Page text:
Plastic-free Philly, Philly’s Solution to Plastic Pollution

Plastic litter makes up more than half of the trash removed from the Schuylkill and Delaware rivers in Philadelphia in a single year.

Now the Academy of Natural Sciences of Drexel University, the Philadelphia Water Department and BOMA Philadelphia are teaming up to put a lid on single-use plastic water bottles. 

Plastic-free Philly, Philly’s solution to plastic pollution, is a volunteer effort led by the Academy that aims to reduce the flow of single-use plastic water bottles and replace them with environmentally healthier, more affordable options. These options include drinking tap water and using reusable bottles.

“That Sinking Feeling” by Aymar Ccopacatty. See it at 1900 Market St.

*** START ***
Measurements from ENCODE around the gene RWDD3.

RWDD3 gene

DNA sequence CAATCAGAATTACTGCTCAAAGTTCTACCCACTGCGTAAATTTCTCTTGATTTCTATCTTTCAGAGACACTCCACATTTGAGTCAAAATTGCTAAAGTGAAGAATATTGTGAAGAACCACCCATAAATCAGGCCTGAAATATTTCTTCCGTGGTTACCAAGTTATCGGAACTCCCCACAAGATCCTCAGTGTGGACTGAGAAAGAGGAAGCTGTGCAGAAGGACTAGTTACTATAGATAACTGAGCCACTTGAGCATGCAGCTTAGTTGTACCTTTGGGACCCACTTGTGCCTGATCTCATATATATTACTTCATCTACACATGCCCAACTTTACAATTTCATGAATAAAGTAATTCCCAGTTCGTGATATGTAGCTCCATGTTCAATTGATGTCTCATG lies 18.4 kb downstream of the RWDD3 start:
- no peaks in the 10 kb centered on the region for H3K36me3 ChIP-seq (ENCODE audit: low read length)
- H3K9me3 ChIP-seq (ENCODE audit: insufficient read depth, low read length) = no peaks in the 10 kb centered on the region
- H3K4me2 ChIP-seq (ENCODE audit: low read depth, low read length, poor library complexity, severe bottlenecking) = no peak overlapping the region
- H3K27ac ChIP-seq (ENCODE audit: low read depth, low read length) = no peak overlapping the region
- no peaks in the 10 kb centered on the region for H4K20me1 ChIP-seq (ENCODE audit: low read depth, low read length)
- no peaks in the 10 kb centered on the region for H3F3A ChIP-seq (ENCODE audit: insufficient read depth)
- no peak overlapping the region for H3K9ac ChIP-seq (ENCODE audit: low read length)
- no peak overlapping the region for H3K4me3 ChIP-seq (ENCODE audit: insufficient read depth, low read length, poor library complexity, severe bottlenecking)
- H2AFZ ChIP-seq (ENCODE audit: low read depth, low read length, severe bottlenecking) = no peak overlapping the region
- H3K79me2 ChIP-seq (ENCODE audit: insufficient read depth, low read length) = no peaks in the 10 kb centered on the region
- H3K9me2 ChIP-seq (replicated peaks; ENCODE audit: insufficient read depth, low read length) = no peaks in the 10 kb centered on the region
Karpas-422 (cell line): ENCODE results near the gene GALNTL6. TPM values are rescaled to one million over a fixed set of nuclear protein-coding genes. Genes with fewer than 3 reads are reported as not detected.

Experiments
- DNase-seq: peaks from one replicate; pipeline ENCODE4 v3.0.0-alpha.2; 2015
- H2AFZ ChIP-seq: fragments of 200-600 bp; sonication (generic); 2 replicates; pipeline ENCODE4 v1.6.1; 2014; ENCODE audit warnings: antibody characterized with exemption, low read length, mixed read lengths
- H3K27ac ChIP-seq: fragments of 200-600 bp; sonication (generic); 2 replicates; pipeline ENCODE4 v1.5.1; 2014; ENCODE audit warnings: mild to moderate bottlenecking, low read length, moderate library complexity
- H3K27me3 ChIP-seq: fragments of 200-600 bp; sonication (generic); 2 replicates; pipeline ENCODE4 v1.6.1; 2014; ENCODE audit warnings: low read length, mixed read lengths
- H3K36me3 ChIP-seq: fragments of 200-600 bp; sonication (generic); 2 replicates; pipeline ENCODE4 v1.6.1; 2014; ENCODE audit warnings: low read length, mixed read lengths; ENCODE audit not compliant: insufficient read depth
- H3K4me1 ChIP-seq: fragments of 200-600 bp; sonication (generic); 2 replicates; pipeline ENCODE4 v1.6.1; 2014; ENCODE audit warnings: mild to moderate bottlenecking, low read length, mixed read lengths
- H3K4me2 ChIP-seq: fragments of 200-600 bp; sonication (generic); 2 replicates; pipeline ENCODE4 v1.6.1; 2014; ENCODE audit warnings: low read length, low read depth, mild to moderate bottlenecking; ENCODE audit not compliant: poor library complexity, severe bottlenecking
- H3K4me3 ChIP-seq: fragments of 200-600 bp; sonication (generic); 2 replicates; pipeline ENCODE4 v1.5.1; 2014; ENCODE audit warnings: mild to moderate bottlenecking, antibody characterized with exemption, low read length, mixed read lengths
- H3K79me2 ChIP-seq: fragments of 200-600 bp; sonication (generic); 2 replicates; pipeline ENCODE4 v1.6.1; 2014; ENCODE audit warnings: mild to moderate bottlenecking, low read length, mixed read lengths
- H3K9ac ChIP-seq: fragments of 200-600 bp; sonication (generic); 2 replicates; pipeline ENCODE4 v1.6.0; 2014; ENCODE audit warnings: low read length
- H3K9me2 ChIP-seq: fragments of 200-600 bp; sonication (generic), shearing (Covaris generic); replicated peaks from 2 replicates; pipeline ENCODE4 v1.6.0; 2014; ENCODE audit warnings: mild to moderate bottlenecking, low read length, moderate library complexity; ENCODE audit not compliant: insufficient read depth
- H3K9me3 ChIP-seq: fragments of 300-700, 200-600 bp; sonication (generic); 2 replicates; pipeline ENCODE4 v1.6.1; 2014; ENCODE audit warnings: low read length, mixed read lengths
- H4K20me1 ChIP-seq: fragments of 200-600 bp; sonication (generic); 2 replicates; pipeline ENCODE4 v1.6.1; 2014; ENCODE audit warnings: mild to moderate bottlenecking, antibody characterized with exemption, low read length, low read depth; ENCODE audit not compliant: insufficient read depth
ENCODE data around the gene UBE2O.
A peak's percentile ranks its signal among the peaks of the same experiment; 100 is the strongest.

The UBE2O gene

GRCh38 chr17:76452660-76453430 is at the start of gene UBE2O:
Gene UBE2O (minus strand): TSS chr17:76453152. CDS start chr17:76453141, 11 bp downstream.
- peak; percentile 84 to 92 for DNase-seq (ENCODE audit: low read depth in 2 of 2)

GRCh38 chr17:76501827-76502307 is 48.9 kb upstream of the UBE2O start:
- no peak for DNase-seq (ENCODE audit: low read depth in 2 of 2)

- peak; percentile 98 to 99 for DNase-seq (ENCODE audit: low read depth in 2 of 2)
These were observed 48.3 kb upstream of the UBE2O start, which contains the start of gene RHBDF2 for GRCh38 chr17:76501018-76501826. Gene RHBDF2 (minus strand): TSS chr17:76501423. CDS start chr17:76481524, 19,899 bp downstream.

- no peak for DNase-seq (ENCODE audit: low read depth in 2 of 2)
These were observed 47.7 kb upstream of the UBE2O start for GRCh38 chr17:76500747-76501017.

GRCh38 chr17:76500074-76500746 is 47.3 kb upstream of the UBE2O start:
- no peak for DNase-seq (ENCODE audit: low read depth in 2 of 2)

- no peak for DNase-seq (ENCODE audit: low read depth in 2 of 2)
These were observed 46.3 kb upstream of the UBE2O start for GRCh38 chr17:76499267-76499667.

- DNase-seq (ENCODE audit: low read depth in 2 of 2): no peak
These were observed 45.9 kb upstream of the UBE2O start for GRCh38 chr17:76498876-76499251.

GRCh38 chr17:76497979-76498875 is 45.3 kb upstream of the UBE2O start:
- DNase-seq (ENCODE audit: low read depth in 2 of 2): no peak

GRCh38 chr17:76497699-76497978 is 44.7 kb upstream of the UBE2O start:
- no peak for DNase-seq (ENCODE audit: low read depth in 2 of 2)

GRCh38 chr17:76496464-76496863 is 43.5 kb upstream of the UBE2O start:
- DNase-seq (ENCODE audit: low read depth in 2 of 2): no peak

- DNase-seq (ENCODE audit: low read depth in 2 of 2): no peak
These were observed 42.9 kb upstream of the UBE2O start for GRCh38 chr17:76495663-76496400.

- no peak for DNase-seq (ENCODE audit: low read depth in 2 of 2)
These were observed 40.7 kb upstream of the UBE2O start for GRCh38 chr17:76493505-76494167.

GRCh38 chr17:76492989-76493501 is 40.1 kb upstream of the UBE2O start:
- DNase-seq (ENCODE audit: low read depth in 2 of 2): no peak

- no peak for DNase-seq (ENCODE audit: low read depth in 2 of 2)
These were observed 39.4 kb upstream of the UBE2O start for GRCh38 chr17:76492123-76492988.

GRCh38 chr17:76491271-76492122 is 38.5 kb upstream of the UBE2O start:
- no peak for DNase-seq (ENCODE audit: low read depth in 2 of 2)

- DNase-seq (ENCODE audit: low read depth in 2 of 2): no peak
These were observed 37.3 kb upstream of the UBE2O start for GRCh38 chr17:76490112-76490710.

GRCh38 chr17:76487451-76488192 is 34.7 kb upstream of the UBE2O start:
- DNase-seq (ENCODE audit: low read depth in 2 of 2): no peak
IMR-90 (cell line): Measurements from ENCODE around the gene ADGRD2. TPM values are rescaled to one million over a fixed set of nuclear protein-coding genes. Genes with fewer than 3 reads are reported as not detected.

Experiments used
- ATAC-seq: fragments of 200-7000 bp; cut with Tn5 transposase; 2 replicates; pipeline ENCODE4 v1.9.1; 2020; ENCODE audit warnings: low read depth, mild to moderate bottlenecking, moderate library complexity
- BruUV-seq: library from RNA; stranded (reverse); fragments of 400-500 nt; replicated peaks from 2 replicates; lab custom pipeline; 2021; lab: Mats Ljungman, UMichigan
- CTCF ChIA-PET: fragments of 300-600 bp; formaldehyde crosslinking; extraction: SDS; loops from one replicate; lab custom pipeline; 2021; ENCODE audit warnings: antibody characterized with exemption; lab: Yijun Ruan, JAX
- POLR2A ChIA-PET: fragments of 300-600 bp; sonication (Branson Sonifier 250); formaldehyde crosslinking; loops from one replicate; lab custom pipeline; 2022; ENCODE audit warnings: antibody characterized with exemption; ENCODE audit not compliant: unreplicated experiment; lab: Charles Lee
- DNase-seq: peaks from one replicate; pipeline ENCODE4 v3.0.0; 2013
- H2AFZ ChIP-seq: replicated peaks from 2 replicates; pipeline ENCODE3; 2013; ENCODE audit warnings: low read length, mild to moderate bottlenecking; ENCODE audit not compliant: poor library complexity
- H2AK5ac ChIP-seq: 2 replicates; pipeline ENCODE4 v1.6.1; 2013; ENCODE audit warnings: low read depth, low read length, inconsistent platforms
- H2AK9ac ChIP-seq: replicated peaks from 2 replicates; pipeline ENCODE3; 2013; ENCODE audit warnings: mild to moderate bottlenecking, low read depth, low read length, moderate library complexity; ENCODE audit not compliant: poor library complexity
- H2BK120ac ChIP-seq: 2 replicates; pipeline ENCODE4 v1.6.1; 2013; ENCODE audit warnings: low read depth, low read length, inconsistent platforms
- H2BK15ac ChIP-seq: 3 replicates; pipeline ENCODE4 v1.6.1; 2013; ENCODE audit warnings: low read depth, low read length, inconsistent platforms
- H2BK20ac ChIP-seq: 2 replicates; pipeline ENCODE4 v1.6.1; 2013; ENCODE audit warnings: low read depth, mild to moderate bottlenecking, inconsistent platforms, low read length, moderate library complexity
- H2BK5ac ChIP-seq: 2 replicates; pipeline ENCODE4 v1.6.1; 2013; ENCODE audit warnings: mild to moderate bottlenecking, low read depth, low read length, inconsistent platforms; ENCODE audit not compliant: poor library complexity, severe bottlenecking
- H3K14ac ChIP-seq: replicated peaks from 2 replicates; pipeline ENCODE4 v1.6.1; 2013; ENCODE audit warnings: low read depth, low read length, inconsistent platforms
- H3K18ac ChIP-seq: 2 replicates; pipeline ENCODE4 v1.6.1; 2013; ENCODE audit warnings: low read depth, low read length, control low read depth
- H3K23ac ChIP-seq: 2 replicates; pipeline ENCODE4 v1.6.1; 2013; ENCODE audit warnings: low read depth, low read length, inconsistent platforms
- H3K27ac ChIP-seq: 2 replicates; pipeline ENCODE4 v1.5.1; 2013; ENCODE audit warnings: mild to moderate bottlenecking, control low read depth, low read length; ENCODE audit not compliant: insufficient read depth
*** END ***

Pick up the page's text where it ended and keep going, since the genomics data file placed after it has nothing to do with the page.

“We are calling on everyone to join our movement in a sincere and sustained effort to reduce our plastic pollution, starting with our use of water bottles,” said Academy President and CEO Scott Cooper. “Each and every one of us can make a difference in helping keep our rivers clean, our wildlife safe and our communities healthy.” 

Ongoing surveys conducted by the Philadelphia Water Department and University of Pennsylvania indicate that 40% of Philadelphians drink bottled water at home, with many believing it is safer than tap water.

But while municipal tap water is subject to rigorous testing by the Environmental Protection Agency and state agencies such as the Pennsylvania Department of Environmental Protection, bottled water — which is many times more expensive than tap — is not.

And as much as 40% of bottled water is simply municipal tap water bottled up and sold.